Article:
Rad Reading: "Refusal to Forgive: Indigenous women's love and rage"

Image is a purple background with a faint outline of Native American protesters with their fists in the air. A quote on top reads “The presence of our resentment reveals ongoing harm and a desire for freedom…You will never have my forgiveness as long as land dispossession, domination, and violence are present in the lives of Indigenous peoples.” Two large white quotation marks surround the quote. In a smaller font below the quote it reads “Rachel Flowers.” At the top of the image is grey and white swirls, at the bottom is the POC logo in grey and white.

Image is a purple background with a faint outline of Native American protesters with their fists in the air. A quote on top reads “The presence of our resentment reveals ongoing harm and a desire for freedom…You will never have my forgiveness as long as land dispossession, domination, and violence are present in the lives of Indigenous peoples.” Two large white quotation marks surround the quote. In a smaller font below the quote it reads “Rachel Flowers.” At the top of the image is grey and white swirls, at the bottom is the POC logo in grey and white.

by Abaki Beck

Happy Valentine’s Day! Our reading this week is “Refusal to forgive: Indigenous women’s love and rage” by Rachel Flowers. Love, rage, and a thought provoking essay on Indigenous activism: what a way to spend the holiday.

Indigenous movements, particularly indigenous women’s activism, are often discussed in terms of love and allyship with settlers. In this text, Flowers pushes against and complicates this notion. She makes two key arguments: that anger has transformative power when born out of love for your people (which she argues is the case with Indigenous peoples), and that only recognizing Indigenous women’s activism through a lens of love is dismissive of very valid and real feelings of anger, and that this tendency centers settler yearnings for forgiveness.

Relying on Indigenous forgiveness and support of settlers, which is often done in activist spaces, recreates systems of domination within spaces of supposed solidarity. She argues that settlers must themselves work to de-center western narratives and knowledge and recognize the privilege of being able to chose when to “show up” in solidarity (versus experiencing daily threats to your survival). Indigenous activists, she argues, should be able to use their energy to love and support their own communities. Flowers argues that only by de-centering western narratives and avoiding a reliance by settlers on the work and forgiveness of Indigenous people can we work towards imagining new futures. Otherwise, the resistance of Indigenous people risks being used to serve settler shame, not their own communities.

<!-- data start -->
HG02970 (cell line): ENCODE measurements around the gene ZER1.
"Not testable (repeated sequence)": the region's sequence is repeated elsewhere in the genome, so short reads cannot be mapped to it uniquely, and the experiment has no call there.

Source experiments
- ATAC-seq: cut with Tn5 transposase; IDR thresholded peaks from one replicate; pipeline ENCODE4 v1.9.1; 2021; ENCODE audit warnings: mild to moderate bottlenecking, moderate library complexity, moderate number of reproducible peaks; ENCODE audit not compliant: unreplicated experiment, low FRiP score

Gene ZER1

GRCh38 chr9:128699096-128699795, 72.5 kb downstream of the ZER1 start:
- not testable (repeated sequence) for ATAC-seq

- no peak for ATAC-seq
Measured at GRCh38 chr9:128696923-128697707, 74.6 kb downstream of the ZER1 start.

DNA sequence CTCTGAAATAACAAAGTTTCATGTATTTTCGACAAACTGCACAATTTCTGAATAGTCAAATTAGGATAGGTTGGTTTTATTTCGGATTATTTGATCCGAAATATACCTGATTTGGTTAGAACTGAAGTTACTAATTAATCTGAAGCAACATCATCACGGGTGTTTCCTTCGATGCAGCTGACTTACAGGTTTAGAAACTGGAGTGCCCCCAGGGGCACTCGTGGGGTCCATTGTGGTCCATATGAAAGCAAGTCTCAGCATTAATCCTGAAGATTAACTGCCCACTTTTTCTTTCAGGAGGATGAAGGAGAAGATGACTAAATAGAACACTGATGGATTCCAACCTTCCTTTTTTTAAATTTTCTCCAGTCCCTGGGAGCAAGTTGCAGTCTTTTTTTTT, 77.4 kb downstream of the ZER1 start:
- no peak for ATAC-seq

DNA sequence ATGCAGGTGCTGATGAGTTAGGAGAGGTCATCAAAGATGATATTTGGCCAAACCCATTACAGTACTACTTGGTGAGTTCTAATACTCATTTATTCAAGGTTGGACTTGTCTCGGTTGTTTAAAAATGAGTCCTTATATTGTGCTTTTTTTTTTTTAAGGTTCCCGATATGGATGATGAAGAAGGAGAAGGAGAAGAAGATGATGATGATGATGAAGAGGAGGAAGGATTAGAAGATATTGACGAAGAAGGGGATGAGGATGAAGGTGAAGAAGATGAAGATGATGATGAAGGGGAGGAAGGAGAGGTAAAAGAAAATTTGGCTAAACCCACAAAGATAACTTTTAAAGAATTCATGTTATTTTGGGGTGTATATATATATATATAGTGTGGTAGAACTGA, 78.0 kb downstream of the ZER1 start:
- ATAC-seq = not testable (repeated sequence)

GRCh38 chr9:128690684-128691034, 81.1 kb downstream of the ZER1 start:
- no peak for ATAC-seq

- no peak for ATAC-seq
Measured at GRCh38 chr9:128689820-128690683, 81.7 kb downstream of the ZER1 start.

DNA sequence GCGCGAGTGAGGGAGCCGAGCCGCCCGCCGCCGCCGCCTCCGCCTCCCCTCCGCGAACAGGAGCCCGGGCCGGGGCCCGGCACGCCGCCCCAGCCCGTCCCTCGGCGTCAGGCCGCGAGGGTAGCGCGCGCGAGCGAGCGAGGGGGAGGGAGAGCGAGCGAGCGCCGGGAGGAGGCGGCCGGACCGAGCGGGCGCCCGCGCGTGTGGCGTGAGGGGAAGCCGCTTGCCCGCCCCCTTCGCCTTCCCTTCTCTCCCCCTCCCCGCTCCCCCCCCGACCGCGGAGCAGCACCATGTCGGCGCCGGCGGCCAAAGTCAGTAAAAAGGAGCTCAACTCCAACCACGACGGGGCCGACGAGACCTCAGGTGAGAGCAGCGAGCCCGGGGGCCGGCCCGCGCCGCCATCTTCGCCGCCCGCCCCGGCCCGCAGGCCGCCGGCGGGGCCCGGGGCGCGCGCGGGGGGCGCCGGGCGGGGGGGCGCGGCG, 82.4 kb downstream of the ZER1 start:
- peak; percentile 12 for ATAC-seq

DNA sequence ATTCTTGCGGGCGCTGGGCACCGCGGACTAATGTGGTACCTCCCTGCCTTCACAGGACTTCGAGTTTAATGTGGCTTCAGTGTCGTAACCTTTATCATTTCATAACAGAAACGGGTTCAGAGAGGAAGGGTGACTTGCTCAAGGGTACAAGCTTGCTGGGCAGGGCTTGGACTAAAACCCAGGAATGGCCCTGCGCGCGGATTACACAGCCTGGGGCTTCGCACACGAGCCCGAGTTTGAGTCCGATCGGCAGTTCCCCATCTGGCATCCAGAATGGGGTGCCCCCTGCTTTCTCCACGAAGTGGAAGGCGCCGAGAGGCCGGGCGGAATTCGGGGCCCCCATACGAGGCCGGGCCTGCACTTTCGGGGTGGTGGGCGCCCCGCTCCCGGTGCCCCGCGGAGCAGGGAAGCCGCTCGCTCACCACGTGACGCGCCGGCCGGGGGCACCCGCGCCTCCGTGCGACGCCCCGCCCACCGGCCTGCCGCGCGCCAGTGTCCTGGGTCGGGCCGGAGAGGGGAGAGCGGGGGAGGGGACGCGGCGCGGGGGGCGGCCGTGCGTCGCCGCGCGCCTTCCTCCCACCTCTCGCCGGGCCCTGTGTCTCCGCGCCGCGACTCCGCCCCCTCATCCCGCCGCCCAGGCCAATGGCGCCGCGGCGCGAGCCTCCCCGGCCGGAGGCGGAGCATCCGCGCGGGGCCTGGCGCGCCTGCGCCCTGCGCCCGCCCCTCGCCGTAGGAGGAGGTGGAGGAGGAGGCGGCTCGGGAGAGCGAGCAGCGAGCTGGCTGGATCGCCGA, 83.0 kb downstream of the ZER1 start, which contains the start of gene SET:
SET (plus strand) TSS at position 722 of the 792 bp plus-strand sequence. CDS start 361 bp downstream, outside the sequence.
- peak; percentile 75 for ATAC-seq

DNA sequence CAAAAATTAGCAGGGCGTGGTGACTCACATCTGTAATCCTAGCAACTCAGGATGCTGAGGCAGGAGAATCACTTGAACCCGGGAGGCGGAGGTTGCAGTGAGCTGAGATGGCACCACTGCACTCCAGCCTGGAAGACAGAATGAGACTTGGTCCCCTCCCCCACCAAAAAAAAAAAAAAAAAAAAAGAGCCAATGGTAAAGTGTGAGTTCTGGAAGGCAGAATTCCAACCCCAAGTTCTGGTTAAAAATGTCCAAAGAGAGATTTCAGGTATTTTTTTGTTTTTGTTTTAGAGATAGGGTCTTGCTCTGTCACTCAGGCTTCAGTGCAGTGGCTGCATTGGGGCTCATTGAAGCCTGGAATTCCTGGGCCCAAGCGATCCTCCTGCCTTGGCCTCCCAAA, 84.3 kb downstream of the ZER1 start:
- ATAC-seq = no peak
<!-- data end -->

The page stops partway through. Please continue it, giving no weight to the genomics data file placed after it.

One specific example she discusses in the article is activism around Murdered and Missing Indigenous Women in Canada (MMIW). The protests are often framed in terms of love. While there are indeed feelings of love in remembrance of these women, Flowers argues that we must not remove anger from this discussion - which survivors of personal and systemic violence no doubt feel and are entitled to. Instead, she argues we should view Indigenous anger (at violence, colonialism, et cetera) as borne from love for our communities. This love is a love for family, community, and land; a reclamation and celebration of cultural traditions. She views anger and resentment as evidence of “ongoing harm and a desire for freedom.” Too often, the anger of women of color is dismissed as divisive and threatening; we do not listen to where that anger is coming from.

Though the text is a heady academic text (references to Foucault abound), it describes a pervasive and damaging issues often found within activist or academic circles: allies searching for love and forgiveness from those they have privilege over. For example, I was at a #NoDAPL solidarity rally in Montana, and after the invited speakers were finished, there was an open mic. The majority of speakers who came up were young white people - describing the almost “spiritual” experience they had at the Sacred Stone Camp, on the verge of tears, happy that they had been accepted by Native Americans. This is not an exaggeration; this is not allyship. It is not up to Indigenous people to love and forgive you because you sometimes show up for protests or donate money. It is not the job of Indigenous people to listen to you crying about how you were moved to dance as you heard the drum beating at the Sacred Stone Camp (again, not an exaggeration).

It is a difficult text to work through, but brings up thought-provoking and challenging questions to ruminate on for both Indigenous peoples and settlers (or arrivants). In practical terms, how do Indigenous people engage with settlers in organizing circles in a way that centers our own knowledge and communities, and not the shame of the settler? Like Flowers argues, this doesn’t mean that love has no place in anti-racist or anti-colonial organizing. However, for marginalized peoples, this love should be focused on our own communities, and simultaneously, our anger towards violence against us should not be chastised or dismissed. We do not owe you the energy of our love or forgiveness; but this should not dissuade you for fighting against settler-colonialism.


POC Online Classroom strives to make readings and resources that celebrate the intellectual tradition and knowledge production of marginalized communities more accessible. Rad Reading is a series that highlight texts to read and writers to support! We will post every Tuesday.